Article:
Human Rights Panel Discussion: Out of the Shadows
BRIDGEPORT, Conn. (January 22, 2018) On Thursday, February 8th the Housatonic Museum of Art will present the program, Human Rights Panel Discussion: Out of the Shadows, offering a powerhouse collection of experts on urgent human rights issues. Moderated by Fatima Sabri, a young Afghan leader for women’s equality, the panel includes experts and advocates for social justice, LGBTQ equality, breaking the cycle of domestic violence and the rights of women and children. These noted panelists have dedicated themselves to bringing global awareness to the suffering and the injustice of sex trafficking, the practice of female genital mutilation, and children forced to serve as soldiers.
The panel includes Brian K. Sibley, S. Bear Bergman, Hans Neleman, Debra A. Greenwood, Ann Weiner and Congressman Jim Himes. The discussion takes place at 2pm in the Events Center in Beacon Hall at the Housatonic Community College, located at 900 Lafayette Blvd. in Bridgeport. For additional details visit: www.HoustatonicMuseum.org or contact executive director Robbin Zella at (203) 332-5052.
“These respected panelists are champions for positive change in human rights. Each comes to this discussion with their own lens of experience, forming a dynamic group of impact leaders for men and women’s rights across the globe,” said Zella.
Moderator Fatima Sabri fled the Taliban with her family when she was a child. As refugees, her family started over and Fatima found strength through education. Today she is a passionate speaker about women’s equality and overcoming vulnerability through education.
Senior Assistant State's Attorney of New Haven State's Attorney's Office, Brian K. Sibley, SR volunteered to be part of the Connecticut state and federal Human Trafficking Task Force when it was formed in November 2015 where he became the lead state prosecutor for human trafficking investigations.
Author S. Bear Bergman is the founder of Flamingo Rampant, a children’s press focused on feminist, LGBTQ-positive, racially-diverse children’s books. Bergman is also the writer of the advice column Ask Bear for Bitch Magazine and frequently lectures on issues relating to gender, sexuality, and culture.
Award-winning photographer Hans Neleman traveled to Guatemalan brothels to photograph the women who make their living there. In Night Chicas (2003), Neleman’s images show concern for these women, forcing us to recognize their humanity, and the dangerous and damaged world in which they live.
Debra A. Greenwood is the President and CEO of The Center for Family Justice. For twelve decades the organization has provided free, confidential, bilingual crisis services that help all people affected by domestic and sexual violence restore their lives, and educating our communities to prevent future abuse.
Ann Weiner is a conceptual artist, advocate and philanthropist. Her latest sculpture installation “When Caged Birds Sing” is currently on view at the Housatonic Museum of Art and focuses on the stories of eight women who have each endured physical, psychological or/and emotional abuse because of their gender; each having survived and bravely gone on to advocate for change on behalf of other women who are still at risk. Ann will discuss her work and her activism through art to raise awareness of these global issues through this important teaching exhibition.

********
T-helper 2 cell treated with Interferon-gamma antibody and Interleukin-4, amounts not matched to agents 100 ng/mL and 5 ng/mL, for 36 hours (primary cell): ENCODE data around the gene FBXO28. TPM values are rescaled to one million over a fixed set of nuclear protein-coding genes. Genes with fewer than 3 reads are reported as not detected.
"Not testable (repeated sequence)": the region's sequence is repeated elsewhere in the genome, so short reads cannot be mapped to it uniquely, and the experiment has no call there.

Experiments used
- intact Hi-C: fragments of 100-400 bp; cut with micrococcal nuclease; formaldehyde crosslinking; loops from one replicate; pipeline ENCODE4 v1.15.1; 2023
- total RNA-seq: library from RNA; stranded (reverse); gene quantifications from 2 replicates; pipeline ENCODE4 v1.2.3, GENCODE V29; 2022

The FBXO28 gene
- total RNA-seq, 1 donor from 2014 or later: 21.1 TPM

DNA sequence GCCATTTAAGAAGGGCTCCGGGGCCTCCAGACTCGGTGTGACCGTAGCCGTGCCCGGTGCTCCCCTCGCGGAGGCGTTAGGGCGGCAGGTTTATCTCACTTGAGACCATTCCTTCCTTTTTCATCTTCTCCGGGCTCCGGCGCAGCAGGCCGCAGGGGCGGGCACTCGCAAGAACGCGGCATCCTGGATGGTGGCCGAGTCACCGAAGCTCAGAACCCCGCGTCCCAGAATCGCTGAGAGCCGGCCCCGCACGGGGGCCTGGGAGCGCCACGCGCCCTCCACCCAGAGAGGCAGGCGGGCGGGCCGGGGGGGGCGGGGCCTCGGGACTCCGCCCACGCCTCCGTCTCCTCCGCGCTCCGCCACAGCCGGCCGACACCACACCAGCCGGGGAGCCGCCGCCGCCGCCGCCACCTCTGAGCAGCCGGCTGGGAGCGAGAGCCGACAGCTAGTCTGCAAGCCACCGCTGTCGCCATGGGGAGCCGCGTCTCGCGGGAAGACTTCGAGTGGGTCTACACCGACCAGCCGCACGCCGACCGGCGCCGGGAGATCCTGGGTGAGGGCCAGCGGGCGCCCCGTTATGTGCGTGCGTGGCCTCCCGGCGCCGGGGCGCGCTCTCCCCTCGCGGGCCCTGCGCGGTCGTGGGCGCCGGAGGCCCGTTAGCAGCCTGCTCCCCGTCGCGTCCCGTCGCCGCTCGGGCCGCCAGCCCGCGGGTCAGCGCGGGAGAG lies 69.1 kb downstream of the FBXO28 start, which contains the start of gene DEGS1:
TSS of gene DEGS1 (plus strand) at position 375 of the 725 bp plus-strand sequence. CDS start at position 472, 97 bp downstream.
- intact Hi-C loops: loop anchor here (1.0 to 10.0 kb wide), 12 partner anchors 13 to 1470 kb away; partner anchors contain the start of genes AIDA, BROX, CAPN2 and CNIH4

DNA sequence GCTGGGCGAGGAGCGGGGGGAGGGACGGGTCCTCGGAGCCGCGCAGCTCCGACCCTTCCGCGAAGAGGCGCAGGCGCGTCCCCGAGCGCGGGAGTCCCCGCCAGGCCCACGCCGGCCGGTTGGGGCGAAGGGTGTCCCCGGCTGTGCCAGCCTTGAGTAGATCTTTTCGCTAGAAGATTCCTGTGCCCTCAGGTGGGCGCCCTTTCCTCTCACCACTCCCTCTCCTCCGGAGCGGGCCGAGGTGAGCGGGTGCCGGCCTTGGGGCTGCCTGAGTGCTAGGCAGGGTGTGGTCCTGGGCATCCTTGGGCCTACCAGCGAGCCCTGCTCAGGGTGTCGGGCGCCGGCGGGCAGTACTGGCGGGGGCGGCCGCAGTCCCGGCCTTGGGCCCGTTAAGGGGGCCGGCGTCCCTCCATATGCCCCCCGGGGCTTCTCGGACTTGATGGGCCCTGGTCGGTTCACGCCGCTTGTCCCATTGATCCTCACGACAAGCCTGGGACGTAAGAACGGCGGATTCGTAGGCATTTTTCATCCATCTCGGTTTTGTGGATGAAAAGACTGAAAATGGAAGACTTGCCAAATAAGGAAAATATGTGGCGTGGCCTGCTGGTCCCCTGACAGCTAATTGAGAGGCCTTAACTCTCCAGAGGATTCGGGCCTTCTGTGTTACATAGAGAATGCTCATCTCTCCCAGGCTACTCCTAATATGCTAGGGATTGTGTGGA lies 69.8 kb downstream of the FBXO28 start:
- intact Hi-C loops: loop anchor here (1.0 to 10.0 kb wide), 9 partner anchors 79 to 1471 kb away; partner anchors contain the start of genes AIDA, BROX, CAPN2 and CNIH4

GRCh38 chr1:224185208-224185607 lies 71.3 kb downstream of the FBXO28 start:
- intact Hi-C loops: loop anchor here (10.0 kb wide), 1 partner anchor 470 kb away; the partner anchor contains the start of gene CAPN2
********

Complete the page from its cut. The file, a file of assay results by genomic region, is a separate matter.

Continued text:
Jim Himes represents Connecticut’s 4th District in the United States House of Representatives where he is serving his fifth term. He is a member of the House Committee on Financial Services, serves as the ranking member of the NSA and Cybersecurity Subcommittee of the House Permanent Select Committee on Intelligence, and is Chair of the New Democrat Coalition. Prior to his service in Congress, Jim ran the New York City branch of The Enterprise Community Partners, a nonprofit dedicated to addressing the unique challenges of urban poverty. Jim’s team led the way in financing the construction of thousands of affordable housing units in the greater New York metropolitan region.
The panel discussion complements the museum’s current exhibition, When Caged Birds Sing by Ann Weiner, on view through February 10th. The exhibit features eight life-size sculptures that represent current day activists for women’s rights in the areas of sex trafficking, domestic violence, child marriage, transphobia, honor violence, child soldiers, female genital mutilation, and educational inequality.
The Housatonic Museum of Art (HMA) is located at 900 Lafayette Blvd. in Bridgeport, CT and is home to one of the premier college art collections in the United States. Its collection offers students and the community alike the opportunity to view works that span the history of art from the ancient to the contemporary. Unique to the Housatonic Community College campus, this permanent collection is on continuous display throughout the 300,000 square foot facility, offering a rare opportunity for both art enthusiasts and casual observers to view and interact with the art on a daily basis. Visit www.HousatonicMuseum.org to learn more.